Other languages found in UNASUR include, Hindustani and Javanese in Suriname; Italian in Uruguay and Venezuela. Arabic speakers, often of Lebanese, Syrian, or Palestinian descent, can be found in Arab communities in Venezuela.
An estimated 87% of South Americans are Christians (69% Roman Catholic, 18% other Christian denominations mainly Traditional Protestants and Evangelicals but also Orthodoxy), accounting for ca. 19% of Christians worldwide.
Due to the immigration of Indonesian workers, Suriname and Guyana have a large Hindu and Muslim community. Also Kardecist Spiritism can be found in several countries along with Afro-American religions.
|Countries||Christians||Roman Catholics||Other Christians||No religion (atheists and agnostics)|
The economy of UNASUR is divided between the mineral extractivism in the Amazon region and the agriculture present in practically all its States. Industrialization is of medium level to high in diverse regions, although very strong the presence of local industries of origin Foreign (multinational). The extraction and export of oil is notable in Venezuela, which owns the largest world reserves. Bolivia stands out for the production of natural gas, with important reserves of this matter that in recent years have led to what has been known as the “Gas War.”
The highest nominal GDP in 2018 is Venezuela (62nd worldwide) with 96,328 billion dollars, followed by Uruguay (73rd worldwide) with 60,933 billion dollars, and Bolivia (92nd at the global level) with 41,833 billion dollars.
The highest GDP in 2018 is in Venezuela (52nd worldwide) with 330,984 billion dollars, Bolivia (88th worldwide) with 88,866 billion dollars, and Uruguay (91st Worldwide) with 82,641 billion dollars.
The highest GDP per capita in 2018 is held by Uruguay with US$22,445, followed by Suriname with 13,876 and Venezuela with 12,388. In terms of nominal per capita GDP, the ranking is headed by Uruguay with US$16,641, Venezuela with US$6,890, and Suriname with US$5,869.
One of the initiatives of Unasur is the creation of a common market, starting with the elimination of tariffs for products considered non-sensitive until 2014 and for sensitive products until 2019.
The Initiative for the Integration of the Regional Infrastructure of South America is currently underway, with investments estimated at US$38 billion from the Inter-American Development Bank, the Andean Development Corporation, the National Bank for Economic and Social Development and the Financial Fund for Development of the Plata Basin.
The initial integration plans through the infrastructure cooperation of UNASUR came with the construction of the Bioceanic Corridor and the Interoceanic Highway. The Pacific Highway, between Peru and Brazil, began to be built in September 2005, financed 60% by Brazil and 40% by Peru, and was completed in December 2010.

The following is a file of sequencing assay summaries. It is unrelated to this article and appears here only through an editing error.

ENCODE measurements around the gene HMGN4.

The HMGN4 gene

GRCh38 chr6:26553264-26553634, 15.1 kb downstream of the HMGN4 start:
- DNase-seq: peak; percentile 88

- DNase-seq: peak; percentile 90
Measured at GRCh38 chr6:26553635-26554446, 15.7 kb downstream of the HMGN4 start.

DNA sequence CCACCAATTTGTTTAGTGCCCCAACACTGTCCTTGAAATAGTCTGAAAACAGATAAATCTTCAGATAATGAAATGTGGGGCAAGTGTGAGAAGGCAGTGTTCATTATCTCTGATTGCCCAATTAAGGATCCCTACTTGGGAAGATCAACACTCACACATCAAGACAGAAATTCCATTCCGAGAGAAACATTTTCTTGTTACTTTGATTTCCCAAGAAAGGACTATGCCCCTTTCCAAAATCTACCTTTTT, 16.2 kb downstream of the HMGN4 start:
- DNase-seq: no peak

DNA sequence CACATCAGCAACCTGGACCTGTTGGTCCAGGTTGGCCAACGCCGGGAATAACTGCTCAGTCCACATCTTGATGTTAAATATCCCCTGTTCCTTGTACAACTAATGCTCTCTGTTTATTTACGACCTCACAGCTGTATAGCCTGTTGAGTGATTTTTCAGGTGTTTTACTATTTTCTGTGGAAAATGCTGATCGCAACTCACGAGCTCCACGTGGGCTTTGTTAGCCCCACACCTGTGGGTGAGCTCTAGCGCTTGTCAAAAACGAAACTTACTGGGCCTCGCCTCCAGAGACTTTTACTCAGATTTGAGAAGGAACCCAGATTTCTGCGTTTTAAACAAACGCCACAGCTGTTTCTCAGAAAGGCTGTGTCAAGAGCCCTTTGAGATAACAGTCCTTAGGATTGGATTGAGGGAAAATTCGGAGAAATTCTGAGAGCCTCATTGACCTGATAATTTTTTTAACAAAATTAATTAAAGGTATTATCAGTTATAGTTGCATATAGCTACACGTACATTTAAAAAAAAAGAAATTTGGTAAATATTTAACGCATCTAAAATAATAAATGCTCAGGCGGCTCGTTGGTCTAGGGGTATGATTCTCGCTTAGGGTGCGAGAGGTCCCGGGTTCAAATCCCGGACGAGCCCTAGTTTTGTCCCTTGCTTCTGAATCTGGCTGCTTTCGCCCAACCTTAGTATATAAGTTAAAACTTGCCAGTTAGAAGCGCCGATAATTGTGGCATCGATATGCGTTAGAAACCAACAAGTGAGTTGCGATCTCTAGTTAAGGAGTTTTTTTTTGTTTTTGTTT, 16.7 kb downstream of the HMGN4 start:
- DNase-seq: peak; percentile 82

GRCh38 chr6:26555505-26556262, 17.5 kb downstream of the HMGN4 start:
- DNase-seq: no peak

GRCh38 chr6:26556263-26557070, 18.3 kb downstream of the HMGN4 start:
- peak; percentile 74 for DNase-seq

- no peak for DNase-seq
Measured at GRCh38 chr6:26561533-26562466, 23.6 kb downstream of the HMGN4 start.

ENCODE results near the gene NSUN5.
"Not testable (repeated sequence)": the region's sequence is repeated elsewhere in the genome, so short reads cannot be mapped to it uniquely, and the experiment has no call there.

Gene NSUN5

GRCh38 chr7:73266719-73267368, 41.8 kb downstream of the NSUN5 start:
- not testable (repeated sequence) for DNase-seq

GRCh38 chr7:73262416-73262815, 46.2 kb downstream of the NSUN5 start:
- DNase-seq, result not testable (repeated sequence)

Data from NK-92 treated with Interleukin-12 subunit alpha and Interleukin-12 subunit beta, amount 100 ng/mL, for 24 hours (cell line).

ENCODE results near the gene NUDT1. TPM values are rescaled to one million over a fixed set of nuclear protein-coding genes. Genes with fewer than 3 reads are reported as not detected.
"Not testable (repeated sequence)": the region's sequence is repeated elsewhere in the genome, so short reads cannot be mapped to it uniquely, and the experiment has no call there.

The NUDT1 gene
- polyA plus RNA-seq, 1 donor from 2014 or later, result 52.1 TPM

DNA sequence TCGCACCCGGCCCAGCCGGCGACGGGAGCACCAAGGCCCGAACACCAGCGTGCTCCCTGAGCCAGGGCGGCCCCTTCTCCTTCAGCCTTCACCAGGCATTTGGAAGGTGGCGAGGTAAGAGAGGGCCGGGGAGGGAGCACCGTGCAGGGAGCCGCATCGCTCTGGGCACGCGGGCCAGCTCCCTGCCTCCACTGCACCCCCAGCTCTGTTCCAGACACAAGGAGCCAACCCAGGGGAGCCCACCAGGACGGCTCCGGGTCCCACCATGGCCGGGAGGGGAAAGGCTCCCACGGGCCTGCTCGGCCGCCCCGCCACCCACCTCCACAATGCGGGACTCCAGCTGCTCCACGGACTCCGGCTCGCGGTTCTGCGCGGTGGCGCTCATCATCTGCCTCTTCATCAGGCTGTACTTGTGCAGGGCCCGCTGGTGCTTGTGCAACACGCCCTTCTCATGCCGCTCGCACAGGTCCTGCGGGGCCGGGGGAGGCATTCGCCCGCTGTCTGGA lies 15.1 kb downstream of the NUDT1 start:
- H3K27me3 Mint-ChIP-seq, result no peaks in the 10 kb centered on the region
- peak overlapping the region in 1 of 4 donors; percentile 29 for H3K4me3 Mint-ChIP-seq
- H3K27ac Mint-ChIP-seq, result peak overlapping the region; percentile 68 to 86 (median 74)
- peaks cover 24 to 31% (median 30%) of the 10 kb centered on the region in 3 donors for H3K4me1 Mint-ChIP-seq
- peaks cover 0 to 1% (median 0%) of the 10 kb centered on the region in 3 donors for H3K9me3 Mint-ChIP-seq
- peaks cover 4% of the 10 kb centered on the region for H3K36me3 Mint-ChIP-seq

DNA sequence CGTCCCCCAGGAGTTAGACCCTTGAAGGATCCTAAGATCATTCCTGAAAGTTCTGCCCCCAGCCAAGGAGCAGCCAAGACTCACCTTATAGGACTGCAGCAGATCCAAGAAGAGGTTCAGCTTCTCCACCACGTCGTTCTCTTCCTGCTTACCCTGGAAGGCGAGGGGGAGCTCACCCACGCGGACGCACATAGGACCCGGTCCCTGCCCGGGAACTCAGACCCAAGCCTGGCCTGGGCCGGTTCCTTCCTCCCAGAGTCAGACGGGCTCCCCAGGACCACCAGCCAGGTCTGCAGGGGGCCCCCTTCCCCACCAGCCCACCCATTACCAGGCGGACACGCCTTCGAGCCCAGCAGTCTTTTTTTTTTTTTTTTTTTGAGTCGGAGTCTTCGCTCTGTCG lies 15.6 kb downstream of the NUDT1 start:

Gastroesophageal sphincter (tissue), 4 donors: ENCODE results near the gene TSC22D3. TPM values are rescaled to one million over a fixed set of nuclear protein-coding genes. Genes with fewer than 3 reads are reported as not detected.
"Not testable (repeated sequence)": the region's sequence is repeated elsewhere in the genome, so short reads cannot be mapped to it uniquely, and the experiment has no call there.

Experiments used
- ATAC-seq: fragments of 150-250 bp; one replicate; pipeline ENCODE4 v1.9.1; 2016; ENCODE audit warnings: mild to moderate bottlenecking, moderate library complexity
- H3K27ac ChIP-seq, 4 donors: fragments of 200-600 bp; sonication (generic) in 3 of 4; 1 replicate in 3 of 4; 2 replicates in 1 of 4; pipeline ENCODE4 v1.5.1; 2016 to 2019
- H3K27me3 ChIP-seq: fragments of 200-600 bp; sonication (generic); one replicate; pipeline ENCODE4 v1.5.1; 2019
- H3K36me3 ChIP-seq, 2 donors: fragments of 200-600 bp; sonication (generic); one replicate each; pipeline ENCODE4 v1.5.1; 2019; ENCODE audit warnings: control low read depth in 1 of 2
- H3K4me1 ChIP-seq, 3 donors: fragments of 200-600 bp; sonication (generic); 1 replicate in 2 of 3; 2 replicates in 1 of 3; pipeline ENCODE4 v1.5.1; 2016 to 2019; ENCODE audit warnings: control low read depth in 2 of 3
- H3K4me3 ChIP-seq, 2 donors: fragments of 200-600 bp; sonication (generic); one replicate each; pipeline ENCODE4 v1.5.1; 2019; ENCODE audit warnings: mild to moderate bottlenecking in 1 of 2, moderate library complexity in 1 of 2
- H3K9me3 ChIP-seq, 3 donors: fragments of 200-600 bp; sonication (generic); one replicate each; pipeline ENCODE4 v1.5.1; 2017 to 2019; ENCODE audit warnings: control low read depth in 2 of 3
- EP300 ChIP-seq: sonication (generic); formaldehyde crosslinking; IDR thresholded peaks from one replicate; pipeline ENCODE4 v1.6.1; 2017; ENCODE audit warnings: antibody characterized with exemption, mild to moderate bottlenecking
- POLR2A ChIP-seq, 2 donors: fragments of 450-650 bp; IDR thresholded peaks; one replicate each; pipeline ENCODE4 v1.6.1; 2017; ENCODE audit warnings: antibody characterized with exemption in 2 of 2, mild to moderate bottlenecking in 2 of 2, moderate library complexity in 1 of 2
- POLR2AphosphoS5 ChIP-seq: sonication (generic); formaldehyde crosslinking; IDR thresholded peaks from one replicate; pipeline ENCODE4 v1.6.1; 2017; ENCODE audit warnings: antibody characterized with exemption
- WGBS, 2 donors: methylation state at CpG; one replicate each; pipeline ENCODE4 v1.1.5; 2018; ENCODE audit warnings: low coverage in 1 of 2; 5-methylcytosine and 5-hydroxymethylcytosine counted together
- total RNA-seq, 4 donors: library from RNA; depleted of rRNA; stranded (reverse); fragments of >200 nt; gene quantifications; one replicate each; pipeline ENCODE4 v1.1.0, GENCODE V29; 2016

Presidents of the seven founding countries (Argentina, Bolivia, Brazil, Ecuador, Paraguay, Venezuela and Uruguay) officially launched the South American Bank in Buenos Aires in December 2007. The heads of all the founding countries were at the ceremony, with the exception of President Tabaré Vázquez of Uruguay. The capital will be US$7b, with Venezuela responsible for US$3b and Brazil US$2b. The headquarters will be located in Caracas with offices in Buenos Aires and La Paz.
The Bank of the South will finance economic development projects to improve local competitiveness and to promote the scientific and technological development of the member states. Its founding charter affirms that the bank will promote projects in a “stable and equal” manner and priorities will be oriented towards reinforcing South American integration, reducing asymmetries, and promoting an egalitarian distribution of investments.
The Bank of the South (Portuguese: Banco do Sul, Spanish: Banco del Sur, Dutch: Bank van het Zuiden, English: Bank of the South) will establish monetary policy and finance development projects. One of the objectives of monetary union is to establish a Single South American currency. Support for the creation of this currency was provided in January 2007 by Peruvian President Alan García, and other South American authorities expressed themselves in favor, as Bolivian President Evo Morales in April of that year, who proposed that the currency Only one denominated “Pacha” (“earth” in Quechua language), however, except for the right of each country to suggest a name for the common currency.
The South American Defense Council (CDS) was proposed by Venezuela and Brazil to serve as a mechanism for regional security, promoting military co-operation. From the beginning Brazil, Argentina and Chile, the countries that took the leadership of the project, made clear that they did not intend to form a NATO-like alliance, but a cooperative security arrangement, enhancing multilateral military cooperation, promoting confidence and security building measures and fostering defense industry exchange. Colombia initially refused to join the defense council due to the strong military ties it has with the United States through the Plan Colombia. However, after reviewing the proposal they decided to join on 20 July 2008.
Shortly following the signing by Colombia’s President, President of Chile Michelle Bachelet appointed a working group to investigate and draft a plan for the new council. Finally, on 10 March 2009, the 12 nation members held, in Chile, the first meeting of the newly formed council.
In mid-2010, UNASUR played a key role in mediating the 2010 Colombia–Venezuela diplomatic crisis. On 1 September 2010, the agency “UnasurHaití” was created to provide US$100 million in help to Haiti.
On 26 November 2010, the Additional Protocol on Commitment to Democracy was signed in the city of Georgetown, Cooperative Republic of Guyana. The protocol derives from the mandate established in the Buenos Aires Declaration of 1 October 2010, which affirms that member states will not tolerate a challenge to institutional authority, nor attempt to strike a legitimately constituted civilian power, adopting concrete and immediate measures in case of breach of constitutional order. It is applicable “in the event of a breach or threat of a breach of the democratic order, of a violation of the constitutional order or in any situation that endangers the legitimate exercise of power and the observance of democratic values and principles.”